China ships enter waters off disputed islands

Japanese defence minister says country cannot overlook "repeated incursions" by Chinese vessels into disputed waters.

    Chinese ships and aircraft have attempted to demonstrate Beijing's claims to the islands [Reuters/Kyodo]
    Chinese ships and aircraft have attempted to demonstrate Beijing's claims to the islands [Reuters/Kyodo]

    Japan's defence minister has vowed to defend the country's territory after three Chinese government ships entered disputed waters off Tokyo-controlled islands in the East China Sea.

    The Chinese coastguard vessels sailed at about 8:30am local time on Sunday (23:30 GMT on Saturday) into territorial waters off one of the Senkaku islands, which China also claims and calls the Diaoyus, Japan's coastguard said.

    We can never overlook repeated incursions into territorial waters.

    Itsunori Onodera, 
    Japanese defence minister

    The ships left less than two hours later.

    "We can never overlook repeated incursions into territorial waters," Japanese Defence Minister Itsunori Onodera told reporters.

    "We need to make diplomatic efforts on one hand. We also want to firmly defend our country's territorial sea and land with the self-defence forces cooperating with the coastguard," he said.

    Chinese state-owned ships and aircraft approach the disputed islands from time to time in an effort to demonstrate Beijing's territorial claims, especially after Japan nationalised some of the islands in September 2012.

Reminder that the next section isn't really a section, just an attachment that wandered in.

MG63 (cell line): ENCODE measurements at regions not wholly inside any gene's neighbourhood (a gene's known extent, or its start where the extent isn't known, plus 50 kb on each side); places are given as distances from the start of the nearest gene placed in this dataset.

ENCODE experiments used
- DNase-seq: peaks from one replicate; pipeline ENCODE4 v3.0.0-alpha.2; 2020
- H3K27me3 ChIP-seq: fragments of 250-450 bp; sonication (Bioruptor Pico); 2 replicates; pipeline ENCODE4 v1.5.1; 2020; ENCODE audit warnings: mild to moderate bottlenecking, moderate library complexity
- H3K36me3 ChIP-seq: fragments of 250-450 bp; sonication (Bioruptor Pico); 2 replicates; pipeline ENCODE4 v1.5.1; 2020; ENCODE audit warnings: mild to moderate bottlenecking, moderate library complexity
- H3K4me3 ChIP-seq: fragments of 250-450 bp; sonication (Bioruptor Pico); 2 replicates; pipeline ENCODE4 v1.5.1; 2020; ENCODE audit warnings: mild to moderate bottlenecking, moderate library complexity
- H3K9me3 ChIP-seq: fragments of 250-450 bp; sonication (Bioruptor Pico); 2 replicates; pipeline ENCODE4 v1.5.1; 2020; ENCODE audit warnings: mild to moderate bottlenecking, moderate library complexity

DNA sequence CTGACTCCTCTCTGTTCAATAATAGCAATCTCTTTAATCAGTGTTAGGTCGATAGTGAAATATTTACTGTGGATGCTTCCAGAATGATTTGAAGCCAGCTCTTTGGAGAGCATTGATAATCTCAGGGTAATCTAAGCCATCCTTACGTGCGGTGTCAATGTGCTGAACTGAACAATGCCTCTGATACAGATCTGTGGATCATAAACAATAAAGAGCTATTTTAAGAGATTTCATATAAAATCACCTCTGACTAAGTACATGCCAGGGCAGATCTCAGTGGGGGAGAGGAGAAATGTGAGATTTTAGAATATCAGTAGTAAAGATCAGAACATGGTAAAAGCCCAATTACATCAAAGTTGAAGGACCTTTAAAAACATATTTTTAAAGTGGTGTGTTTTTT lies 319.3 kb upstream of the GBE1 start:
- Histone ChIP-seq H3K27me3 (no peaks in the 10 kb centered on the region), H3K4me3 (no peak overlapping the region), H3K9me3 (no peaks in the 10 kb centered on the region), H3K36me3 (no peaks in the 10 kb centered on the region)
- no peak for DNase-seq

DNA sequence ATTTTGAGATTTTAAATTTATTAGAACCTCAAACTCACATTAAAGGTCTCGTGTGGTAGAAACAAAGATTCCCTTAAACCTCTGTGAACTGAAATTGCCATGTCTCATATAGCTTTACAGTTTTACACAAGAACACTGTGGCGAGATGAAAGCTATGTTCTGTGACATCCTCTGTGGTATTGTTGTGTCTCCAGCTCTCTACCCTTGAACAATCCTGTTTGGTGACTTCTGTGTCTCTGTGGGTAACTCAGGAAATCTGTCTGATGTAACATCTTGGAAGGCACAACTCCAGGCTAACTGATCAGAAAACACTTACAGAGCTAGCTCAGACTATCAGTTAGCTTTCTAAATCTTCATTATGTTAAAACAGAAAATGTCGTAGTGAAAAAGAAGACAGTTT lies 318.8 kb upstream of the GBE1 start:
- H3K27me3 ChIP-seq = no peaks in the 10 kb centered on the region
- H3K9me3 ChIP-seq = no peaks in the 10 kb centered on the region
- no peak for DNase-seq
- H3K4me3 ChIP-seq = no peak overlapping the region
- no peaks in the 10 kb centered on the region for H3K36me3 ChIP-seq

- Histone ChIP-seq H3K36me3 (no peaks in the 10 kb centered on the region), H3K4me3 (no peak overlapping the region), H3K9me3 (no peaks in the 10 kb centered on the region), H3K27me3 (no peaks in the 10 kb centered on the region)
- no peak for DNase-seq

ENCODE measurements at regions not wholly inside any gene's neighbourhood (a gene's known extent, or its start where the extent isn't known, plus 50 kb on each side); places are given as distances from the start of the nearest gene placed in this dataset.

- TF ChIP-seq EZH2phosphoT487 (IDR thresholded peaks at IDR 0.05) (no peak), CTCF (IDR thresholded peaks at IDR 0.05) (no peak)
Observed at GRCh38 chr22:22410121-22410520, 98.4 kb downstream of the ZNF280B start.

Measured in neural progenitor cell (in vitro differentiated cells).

Sunday marked the first time Chinese ships were spotted there since December 29, when three coastguard ships entered the zone and stayed for about three hours, Japanese officials said.

    Japanese coastguard patrol boats have tried to chase Chinese vessels away, fuelling tensions that some fear could spiral into an armed clash. Japan's conservative Prime Minister Shinzo Abe has vowed no compromise on the sovereignty of the islands and recently announced a boost in military spending.

    Tensions were heightened in recent months after Beijing announced an air defence identification zone covering a large swathe of the East China Sea, including the disputed islands.

    SOURCE: Agencies


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